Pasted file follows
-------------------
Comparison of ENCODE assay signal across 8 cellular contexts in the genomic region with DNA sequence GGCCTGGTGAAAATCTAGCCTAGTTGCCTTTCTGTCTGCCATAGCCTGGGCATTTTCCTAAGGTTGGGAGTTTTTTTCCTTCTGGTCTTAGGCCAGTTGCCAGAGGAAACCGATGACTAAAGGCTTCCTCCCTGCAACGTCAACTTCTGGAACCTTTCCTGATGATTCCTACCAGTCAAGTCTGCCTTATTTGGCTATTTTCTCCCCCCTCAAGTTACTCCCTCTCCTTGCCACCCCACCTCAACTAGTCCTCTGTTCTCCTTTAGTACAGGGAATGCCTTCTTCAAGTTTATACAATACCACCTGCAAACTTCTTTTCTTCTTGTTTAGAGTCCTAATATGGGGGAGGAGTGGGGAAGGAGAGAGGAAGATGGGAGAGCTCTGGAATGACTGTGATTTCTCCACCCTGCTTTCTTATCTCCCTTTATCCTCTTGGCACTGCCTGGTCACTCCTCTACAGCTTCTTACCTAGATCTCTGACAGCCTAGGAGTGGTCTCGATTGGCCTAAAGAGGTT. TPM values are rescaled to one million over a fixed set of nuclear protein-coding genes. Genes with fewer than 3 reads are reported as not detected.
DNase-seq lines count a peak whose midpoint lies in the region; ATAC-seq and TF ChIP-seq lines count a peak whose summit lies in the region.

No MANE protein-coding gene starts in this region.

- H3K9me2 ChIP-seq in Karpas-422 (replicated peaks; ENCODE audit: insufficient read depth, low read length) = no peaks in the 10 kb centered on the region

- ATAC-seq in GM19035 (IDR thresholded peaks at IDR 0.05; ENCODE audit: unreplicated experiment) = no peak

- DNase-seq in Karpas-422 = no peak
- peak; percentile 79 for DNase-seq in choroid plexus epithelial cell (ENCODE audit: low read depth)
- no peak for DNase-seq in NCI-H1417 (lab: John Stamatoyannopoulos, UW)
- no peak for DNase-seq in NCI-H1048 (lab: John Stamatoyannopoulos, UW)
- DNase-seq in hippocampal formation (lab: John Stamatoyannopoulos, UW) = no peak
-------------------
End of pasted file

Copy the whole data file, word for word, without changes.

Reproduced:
Comparison of ENCODE assay signal across 8 cellular contexts in the genomic region with DNA sequence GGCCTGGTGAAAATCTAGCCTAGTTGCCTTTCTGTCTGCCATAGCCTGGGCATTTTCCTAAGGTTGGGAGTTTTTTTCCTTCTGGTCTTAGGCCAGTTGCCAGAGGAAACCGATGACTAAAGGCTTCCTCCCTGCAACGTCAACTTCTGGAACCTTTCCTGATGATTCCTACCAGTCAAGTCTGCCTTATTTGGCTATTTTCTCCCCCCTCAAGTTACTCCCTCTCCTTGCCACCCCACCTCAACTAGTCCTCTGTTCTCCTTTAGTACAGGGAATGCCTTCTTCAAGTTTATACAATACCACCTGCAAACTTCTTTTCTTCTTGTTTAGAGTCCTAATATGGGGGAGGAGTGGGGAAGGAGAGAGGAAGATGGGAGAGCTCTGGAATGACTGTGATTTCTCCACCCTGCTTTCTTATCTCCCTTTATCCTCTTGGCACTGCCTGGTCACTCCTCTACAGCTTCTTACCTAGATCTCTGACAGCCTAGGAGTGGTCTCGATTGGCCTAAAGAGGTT. TPM values are rescaled to one million over a fixed set of nuclear protein-coding genes. Genes with fewer than 3 reads are reported as not detected.
DNase-seq lines count a peak whose midpoint lies in the region; ATAC-seq and TF ChIP-seq lines count a peak whose summit lies in the region.

No MANE protein-coding gene starts in this region.

- H3K9me2 ChIP-seq in Karpas-422 (replicated peaks; ENCODE audit: insufficient read depth, low read length) = no peaks in the 10 kb centered on the region

- ATAC-seq in GM19035 (IDR thresholded peaks at IDR 0.05; ENCODE audit: unreplicated experiment) = no peak

- DNase-seq in Karpas-422 = no peak
- peak; percentile 79 for DNase-seq in choroid plexus epithelial cell (ENCODE audit: low read depth)
- no peak for DNase-seq in NCI-H1417 (lab: John Stamatoyannopoulos, UW)
- no peak for DNase-seq in NCI-H1048 (lab: John Stamatoyannopoulos, UW)
- DNase-seq in hippocampal formation (lab: John Stamatoyannopoulos, UW) = no peak